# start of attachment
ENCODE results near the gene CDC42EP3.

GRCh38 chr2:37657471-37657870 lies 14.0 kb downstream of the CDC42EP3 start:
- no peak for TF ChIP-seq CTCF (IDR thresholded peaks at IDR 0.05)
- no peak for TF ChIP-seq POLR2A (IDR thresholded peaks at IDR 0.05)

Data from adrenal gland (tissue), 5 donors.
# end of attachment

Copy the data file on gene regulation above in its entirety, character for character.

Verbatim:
ENCODE results near the gene CDC42EP3.

GRCh38 chr2:37657471-37657870 lies 14.0 kb downstream of the CDC42EP3 start:
- no peak for TF ChIP-seq CTCF (IDR thresholded peaks at IDR 0.05)
- no peak for TF ChIP-seq POLR2A (IDR thresholded peaks at IDR 0.05)

Data from adrenal gland (tissue), 5 donors.